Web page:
CRC 2019: Designers in many forms

We ask the top designers about the evolving practice and the personal projects that represent their craft.

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Patrick Stolk-Ramaker melds his artistic side and his tech chops as a UX designer. Credit: Ryan Walker

You’re reading a deep dive into what helped propel this year’s best and brightest to the top 2019 Creative Report Card. Be sure to check in throughout the week for more, and check out the full listing of the country’s top creative and strategic minds.

This story originally appeared in the March/April 2019 issue of Strategy.

#1: Patrick Stolk-Ramaker on moving from print to UX

Work is all about ‘pivoting’ these days. In the 14 years since Patrick Stolk-Ramaker snagged his first advertising gig, the industry has changed dramatically. But he quickly evolved in parallel. Stolk-Ramaker started out as a traditional designer at agencies Smack and The Brand Factory. He later moved into online media, designing apps and websites at shops like Havas and Blackjet. He’s currently a UX designer at FCB/Six, where he was a integral to designing the application for “Destination Pride.”

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On building bridges between design and UX.
“Experience design is a bridging of two roles. It’s a design mindset, as well as a user experience mindset. I personally weigh heavier on the design side. I started my career as a print designer and then moved to digital. From there, I started working with information architects and user experience designers and was able to take the learnings from both worlds and bring them into one role, and attempt to elevate the experience everywhere.”

On the evolving role that data plays in design.
“Data can be ugly. Data can be crude. So it’s really design’s role to use that data and put it across for the user in a compelling way. In the past, there were a lot of ‘spray-and-pray’ ads and now we’re able to see ads become more relevant to a specific person online. It’s kind of a split in the middle. So it’s not that we’re designing ads differently, it’s that we’re able to make use of things like dynamic headlines that change based on what users are looking for.”

Personal project: Pretty apps

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“I strive to continue learning, and grow my skills in areas related to the work I do — from designing my own website to illustration and animation. A current design project that stands out would be Nappen, an app I co-created (along with talented information architect Anita Ko) to share what I’ve learned over the years of working in the industry. The app strives to help people take naps in the most efficient ways possible, supported by great design, user experience and useful info.”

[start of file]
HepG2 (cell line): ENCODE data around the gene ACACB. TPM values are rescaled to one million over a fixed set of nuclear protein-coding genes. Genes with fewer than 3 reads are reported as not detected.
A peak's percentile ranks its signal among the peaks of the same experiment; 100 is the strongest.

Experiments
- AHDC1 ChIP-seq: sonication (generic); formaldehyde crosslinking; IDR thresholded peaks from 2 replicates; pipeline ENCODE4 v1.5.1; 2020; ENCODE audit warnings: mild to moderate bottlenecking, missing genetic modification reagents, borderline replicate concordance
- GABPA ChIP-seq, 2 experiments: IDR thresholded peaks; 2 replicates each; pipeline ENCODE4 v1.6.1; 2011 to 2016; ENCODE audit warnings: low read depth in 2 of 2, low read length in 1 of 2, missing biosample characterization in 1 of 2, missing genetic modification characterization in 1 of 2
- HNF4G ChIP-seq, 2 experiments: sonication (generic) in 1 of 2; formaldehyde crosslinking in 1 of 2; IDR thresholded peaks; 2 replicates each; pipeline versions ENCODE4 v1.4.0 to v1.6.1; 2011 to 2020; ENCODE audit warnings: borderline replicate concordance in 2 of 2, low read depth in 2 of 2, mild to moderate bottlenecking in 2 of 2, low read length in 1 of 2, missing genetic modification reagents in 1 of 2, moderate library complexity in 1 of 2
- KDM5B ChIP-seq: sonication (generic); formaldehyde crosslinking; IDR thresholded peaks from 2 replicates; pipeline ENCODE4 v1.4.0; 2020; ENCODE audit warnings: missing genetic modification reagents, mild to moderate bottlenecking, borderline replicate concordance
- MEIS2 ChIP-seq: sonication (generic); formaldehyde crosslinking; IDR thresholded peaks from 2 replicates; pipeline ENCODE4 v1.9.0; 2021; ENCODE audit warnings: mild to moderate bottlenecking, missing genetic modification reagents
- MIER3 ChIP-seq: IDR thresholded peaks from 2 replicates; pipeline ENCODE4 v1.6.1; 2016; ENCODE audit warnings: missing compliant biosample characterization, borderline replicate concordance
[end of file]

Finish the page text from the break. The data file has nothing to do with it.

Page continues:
#2: Oleg Portnoy on the importance of teamwork

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SickKids VS 1Oleg Portnoy’s side hustles and education help him create strong design and branding work for top agency Cossette, where he worked on award-winning visuals for SickKids Foundation, McDonald’s Canada and Canada Goose.

On working as part of a team on branding projects.
“When we start with a new client, there are periods when we work in silos and create an approach we feel works and present it to the clients. Then there are often workshops that happen. I think the best kind of work happens when everyone gets involved early on and develops the visual and conceptual approach in tandem – you collaborate earlier and then jam back-and-forth.”

Personal project: Smokin’ design

Oleg Portnoy“I try to bring my experience in visual arts (using different materials) into my design work. This image was made by carving a stamp out of a linoleum block, printed using letterpress inks and manipulated in Photoshop. I find the process opens up more interesting and unexpected design solutions.”

#3: Corey Way on designing in the smartphone age

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MacDonaldsAs a former AD at Cossette, Corey Way worked on award-winning pieces for the likes of McDonald’s Canada and General Mills. A year ago, he jumped headfirst into new creative waters to become a CD at Abacus.Agency. There, he’s leading its new Creative Labs, where he designs ads tailor-made for social and mobile platforms.

On getting your ad noticed in the new (social) world order.
“Design is more important in the Smartphone Age, because you have fractions of seconds to get people’s attention and tell a message. You need hundreds and hundreds of pieces of social content, and design thinking is going to be the thing that scales up that creative need. While storytelling is still important, having that ability to express a message in seconds with just c is super-important in the social world.”

Personal project: Expression via colour

Corey Way“Drawing gives you the ability to craft visual metaphors and strike emotions with just a pen and paper. While sketching, you can work through complex ideas and develop a totally unique style. In this illustration, I wanted to show loneliness/sadness by incorporating only a few ‘happy’ colours without relying heavily on expression.”